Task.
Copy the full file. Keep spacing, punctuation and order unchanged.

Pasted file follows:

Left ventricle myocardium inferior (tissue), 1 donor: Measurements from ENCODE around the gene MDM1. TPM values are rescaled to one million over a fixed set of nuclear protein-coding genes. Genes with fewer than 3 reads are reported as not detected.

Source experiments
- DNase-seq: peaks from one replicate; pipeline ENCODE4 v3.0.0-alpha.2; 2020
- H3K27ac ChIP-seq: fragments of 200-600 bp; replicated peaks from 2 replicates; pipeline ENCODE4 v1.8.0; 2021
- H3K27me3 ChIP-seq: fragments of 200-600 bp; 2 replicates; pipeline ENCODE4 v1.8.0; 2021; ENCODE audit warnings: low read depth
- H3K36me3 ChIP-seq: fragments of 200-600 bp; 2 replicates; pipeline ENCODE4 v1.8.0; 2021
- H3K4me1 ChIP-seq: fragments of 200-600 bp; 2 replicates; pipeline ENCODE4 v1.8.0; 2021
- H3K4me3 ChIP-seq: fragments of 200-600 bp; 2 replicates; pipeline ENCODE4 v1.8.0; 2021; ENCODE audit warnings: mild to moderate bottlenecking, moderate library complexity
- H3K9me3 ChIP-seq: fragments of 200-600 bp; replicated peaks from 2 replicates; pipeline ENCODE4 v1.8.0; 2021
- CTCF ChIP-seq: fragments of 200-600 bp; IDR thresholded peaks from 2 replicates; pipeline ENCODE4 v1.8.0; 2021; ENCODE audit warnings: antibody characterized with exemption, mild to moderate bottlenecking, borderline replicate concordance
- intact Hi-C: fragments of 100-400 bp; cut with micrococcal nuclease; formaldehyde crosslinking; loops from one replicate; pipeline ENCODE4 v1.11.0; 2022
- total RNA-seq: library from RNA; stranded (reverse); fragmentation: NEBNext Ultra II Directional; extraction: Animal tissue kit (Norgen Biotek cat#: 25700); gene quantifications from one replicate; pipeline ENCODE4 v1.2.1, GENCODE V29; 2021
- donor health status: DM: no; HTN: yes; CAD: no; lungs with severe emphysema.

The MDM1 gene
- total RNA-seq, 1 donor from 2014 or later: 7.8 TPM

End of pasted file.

Left ventricle myocardium inferior (tissue), 1 donor: Measurements from ENCODE around the gene MDM1. TPM values are rescaled to one million over a fixed set of nuclear protein-coding genes. Genes with fewer than 3 reads are reported as not detected.

Source experiments
- DNase-seq: peaks from one replicate; pipeline ENCODE4 v3.0.0-alpha.2; 2020
- H3K27ac ChIP-seq: fragments of 200-600 bp; replicated peaks from 2 replicates; pipeline ENCODE4 v1.8.0; 2021
- H3K27me3 ChIP-seq: fragments of 200-600 bp; 2 replicates; pipeline ENCODE4 v1.8.0; 2021; ENCODE audit warnings: low read depth
- H3K36me3 ChIP-seq: fragments of 200-600 bp; 2 replicates; pipeline ENCODE4 v1.8.0; 2021
- H3K4me1 ChIP-seq: fragments of 200-600 bp; 2 replicates; pipeline ENCODE4 v1.8.0; 2021
- H3K4me3 ChIP-seq: fragments of 200-600 bp; 2 replicates; pipeline ENCODE4 v1.8.0; 2021; ENCODE audit warnings: mild to moderate bottlenecking, moderate library complexity
- H3K9me3 ChIP-seq: fragments of 200-600 bp; replicated peaks from 2 replicates; pipeline ENCODE4 v1.8.0; 2021
- CTCF ChIP-seq: fragments of 200-600 bp; IDR thresholded peaks from 2 replicates; pipeline ENCODE4 v1.8.0; 2021; ENCODE audit warnings: antibody characterized with exemption, mild to moderate bottlenecking, borderline replicate concordance
- intact Hi-C: fragments of 100-400 bp; cut with micrococcal nuclease; formaldehyde crosslinking; loops from one replicate; pipeline ENCODE4 v1.11.0; 2022
- total RNA-seq: library from RNA; stranded (reverse); fragmentation: NEBNext Ultra II Directional; extraction: Animal tissue kit (Norgen Biotek cat#: 25700); gene quantifications from one replicate; pipeline ENCODE4 v1.2.1, GENCODE V29; 2021
- donor health status: DM: no; HTN: yes; CAD: no; lungs with severe emphysema.

The MDM1 gene
- total RNA-seq, 1 donor from 2014 or later: 7.8 TPM